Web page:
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Continuous medical education approaches for clinical genetics: a postal survey of general practitioners
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  1. N Qureshi1,
  2. R Hapgood2,
  3. S Armstrong3
  1. 1Division of General Practice, School of Community Health Sciences, Faculty of Medicine, University of Nottingham, Queen’s Medical Centre, Nottingham NG7 2UH, UK
  2. 2Sheffield Centre for Integrated Genetics, Section of Public Health, ScHARR, University of Sheffield, 30 Regent Street, Sheffield S1 4DA, USA
  3. 3Trent Institute for Health Services Research, School of Community Health Sciences, University of Nottingham, Queen’s Medical Centre, Nottingham NG7 2UH, UK
  1. Correspondence to:
 Dr N Qureshi, Division of General Practice, School of Community Health Sciences, University of Nottingham, Queen’s Medical Centre, Nottingham NG7 2UH, UK;
 nadeem.qureshi{at}nottingham.ac.uk

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The Human Genome Project has begun reporting its findings and it is anticipated that genomic medicine will be incorporated into many aspects of medical practice, including primary care.1 Increasing numbers of patients are approaching their general practitioners (GPs) with concerns regarding their familial breast cancer risk.2 GPs readily identify a role for themselves in cancer genetics services, but admit to a lack of confidence in this area.3 They also lack the appropriate educational knowledge and skills to provide prenatal genetic advice.4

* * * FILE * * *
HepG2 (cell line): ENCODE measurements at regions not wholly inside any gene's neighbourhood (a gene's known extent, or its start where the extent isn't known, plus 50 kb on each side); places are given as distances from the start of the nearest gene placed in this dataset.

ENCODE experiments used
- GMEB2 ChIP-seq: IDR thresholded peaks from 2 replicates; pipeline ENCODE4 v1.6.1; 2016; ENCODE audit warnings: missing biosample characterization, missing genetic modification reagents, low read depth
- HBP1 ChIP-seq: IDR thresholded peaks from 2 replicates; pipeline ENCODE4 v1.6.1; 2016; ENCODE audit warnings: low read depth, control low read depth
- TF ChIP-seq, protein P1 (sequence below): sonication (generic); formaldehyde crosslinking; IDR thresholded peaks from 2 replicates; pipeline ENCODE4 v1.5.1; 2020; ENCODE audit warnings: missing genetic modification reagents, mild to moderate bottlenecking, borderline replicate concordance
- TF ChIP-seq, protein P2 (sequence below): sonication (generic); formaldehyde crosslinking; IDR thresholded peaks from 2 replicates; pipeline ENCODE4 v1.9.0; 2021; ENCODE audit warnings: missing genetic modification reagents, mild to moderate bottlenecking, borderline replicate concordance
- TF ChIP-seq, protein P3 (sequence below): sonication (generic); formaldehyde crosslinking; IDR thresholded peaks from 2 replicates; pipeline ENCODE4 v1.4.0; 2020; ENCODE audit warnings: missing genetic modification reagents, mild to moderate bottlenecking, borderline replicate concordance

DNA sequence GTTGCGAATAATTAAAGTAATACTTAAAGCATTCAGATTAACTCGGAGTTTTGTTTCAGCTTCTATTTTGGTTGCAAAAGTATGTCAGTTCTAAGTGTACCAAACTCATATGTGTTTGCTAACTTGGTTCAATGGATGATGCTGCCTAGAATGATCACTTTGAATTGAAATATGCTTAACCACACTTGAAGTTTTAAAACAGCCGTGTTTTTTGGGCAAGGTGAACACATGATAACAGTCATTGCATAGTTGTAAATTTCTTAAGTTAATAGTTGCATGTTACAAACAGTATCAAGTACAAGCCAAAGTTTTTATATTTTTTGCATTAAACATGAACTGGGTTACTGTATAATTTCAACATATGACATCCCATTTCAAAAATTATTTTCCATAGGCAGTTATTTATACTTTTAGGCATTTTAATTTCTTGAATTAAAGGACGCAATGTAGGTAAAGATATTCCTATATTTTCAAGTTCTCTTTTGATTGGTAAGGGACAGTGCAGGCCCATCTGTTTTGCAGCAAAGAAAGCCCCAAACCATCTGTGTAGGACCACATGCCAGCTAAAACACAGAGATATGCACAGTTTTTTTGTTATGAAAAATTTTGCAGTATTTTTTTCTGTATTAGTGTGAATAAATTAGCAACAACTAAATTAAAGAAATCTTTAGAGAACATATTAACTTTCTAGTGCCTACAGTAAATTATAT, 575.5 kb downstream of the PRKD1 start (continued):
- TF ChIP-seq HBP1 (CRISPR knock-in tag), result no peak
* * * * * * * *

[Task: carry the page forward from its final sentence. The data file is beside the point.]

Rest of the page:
A traditional educational approach to improve GPs’ knowledge is through the distribution of clinical guidelines. It is still unclear which is the most useful approach for primary care based genetics. A recent scenario based study showed that guidelines can improve the appropriateness of referral but educational outreach visits do not make the referrals any more appropriate.5 However, outreach genetic facilitators can improve health care professionals’ knowledge and uptake of screening for haemoglobin disorders.6 Evidence from other specialities suggests the effectiveness of such outreach and liaison visits in improving GPs’ performance and appropriateness of referral.7

There is currently no research indicating British GPs’ preferences for continuing genetic medical education. This survey was designed to investigate GPs’ views on how appropriate training should be provided. Determining which GPs’ attributes are associated with which method of education may help postgraduate general practice tutors to tailor genetic continued medical education to the needs of particular groups of GPs.

METHODS

A questionnaire was constructed to ask GPs to rate how useful they found six different methods of delivering clinical genetic education (meetings, day courses, educational outreach visiting, hospital derived referral guidelines, joint hospital/general practice derived referral guidelines, or written educational material). GPs were also asked about their attitudes towards methods for dealing with two case scenarios. These were …

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